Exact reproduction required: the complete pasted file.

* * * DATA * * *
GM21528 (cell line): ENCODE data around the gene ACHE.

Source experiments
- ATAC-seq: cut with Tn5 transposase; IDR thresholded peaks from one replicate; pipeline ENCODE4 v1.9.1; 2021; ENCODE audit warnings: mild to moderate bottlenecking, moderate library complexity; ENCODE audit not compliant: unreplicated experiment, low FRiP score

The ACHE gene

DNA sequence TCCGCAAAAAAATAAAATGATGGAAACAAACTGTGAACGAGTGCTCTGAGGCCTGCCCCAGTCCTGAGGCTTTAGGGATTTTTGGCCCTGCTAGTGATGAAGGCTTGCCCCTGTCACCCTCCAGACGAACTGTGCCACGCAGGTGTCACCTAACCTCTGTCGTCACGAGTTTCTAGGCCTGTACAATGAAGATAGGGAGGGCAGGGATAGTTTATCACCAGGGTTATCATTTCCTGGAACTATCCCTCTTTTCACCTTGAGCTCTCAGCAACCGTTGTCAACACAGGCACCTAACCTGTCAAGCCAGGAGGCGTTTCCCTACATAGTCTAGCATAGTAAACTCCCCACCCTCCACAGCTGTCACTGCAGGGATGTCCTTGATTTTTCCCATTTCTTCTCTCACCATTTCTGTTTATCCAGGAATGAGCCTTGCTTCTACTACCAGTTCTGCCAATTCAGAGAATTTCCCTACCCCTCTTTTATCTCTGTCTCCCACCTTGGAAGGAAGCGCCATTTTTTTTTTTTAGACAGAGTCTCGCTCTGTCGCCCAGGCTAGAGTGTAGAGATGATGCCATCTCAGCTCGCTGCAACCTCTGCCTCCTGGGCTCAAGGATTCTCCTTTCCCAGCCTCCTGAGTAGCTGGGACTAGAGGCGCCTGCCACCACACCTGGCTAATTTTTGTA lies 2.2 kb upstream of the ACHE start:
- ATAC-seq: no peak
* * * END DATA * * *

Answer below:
GM21528 (cell line): ENCODE data around the gene ACHE.

Source experiments
- ATAC-seq: cut with Tn5 transposase; IDR thresholded peaks from one replicate; pipeline ENCODE4 v1.9.1; 2021; ENCODE audit warnings: mild to moderate bottlenecking, moderate library complexity; ENCODE audit not compliant: unreplicated experiment, low FRiP score

The ACHE gene

DNA sequence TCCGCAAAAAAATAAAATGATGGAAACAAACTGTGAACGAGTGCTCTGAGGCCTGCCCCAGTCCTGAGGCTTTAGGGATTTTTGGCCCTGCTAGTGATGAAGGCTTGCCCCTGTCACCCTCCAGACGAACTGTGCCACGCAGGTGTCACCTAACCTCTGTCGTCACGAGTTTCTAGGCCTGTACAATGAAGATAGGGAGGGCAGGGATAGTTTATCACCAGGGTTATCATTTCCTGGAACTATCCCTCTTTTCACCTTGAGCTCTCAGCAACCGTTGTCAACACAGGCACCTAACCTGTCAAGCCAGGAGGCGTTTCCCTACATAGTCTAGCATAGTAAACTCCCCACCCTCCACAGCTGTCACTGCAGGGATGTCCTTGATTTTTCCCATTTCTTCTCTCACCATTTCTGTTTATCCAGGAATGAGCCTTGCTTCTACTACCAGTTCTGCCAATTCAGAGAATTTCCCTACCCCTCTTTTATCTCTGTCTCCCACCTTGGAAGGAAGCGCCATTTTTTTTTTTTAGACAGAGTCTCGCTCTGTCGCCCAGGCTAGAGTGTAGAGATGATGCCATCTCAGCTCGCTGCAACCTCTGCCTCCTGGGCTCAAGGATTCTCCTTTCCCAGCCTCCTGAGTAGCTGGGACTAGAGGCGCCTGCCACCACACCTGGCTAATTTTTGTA lies 2.2 kb upstream of the ACHE start:
- ATAC-seq: no peak